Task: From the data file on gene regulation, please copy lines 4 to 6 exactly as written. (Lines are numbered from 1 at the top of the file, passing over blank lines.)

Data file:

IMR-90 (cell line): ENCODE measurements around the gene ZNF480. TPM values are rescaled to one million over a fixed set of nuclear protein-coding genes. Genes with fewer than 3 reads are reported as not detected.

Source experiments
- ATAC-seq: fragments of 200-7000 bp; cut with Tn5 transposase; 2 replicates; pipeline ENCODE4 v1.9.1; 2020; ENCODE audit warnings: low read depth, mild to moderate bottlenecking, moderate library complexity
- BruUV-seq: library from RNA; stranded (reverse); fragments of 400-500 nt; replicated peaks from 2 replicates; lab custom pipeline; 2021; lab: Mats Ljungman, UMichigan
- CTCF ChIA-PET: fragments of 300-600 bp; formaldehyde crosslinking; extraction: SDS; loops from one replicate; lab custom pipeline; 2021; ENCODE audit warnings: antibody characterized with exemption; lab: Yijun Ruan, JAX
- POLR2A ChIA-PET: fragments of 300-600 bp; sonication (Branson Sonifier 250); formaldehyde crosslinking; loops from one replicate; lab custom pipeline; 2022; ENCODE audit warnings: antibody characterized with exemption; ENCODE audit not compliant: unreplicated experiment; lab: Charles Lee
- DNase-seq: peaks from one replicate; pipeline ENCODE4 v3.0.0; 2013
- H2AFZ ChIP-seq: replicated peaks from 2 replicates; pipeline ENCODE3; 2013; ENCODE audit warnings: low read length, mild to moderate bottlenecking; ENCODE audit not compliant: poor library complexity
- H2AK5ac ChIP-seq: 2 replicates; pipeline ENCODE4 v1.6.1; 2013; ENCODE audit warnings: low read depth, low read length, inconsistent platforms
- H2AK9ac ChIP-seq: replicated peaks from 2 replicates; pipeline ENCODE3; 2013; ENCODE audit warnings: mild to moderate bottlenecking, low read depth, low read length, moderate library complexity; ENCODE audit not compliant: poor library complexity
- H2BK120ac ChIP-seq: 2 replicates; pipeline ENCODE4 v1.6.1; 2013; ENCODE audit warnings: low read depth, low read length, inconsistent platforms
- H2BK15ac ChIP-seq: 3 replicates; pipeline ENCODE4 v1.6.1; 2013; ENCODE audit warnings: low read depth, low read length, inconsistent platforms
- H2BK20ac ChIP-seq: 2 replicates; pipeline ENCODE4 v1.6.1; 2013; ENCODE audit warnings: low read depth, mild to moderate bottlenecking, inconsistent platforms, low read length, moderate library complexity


- BruUV-seq: library from RNA; stranded (reverse); fragments of 400-500 nt; replicated peaks from 2 replicates; lab custom pipeline; 2021; lab: Mats Ljungman, UMichigan
- CTCF ChIA-PET: fragments of 300-600 bp; formaldehyde crosslinking; extraction: SDS; loops from one replicate; lab custom pipeline; 2021; ENCODE audit warnings: antibody characterized with exemption; lab: Yijun Ruan, JAX
- POLR2A ChIA-PET: fragments of 300-600 bp; sonication (Branson Sonifier 250); formaldehyde crosslinking; loops from one replicate; lab custom pipeline; 2022; ENCODE audit warnings: antibody characterized with exemption; ENCODE audit not compliant: unreplicated experiment; lab: Charles Lee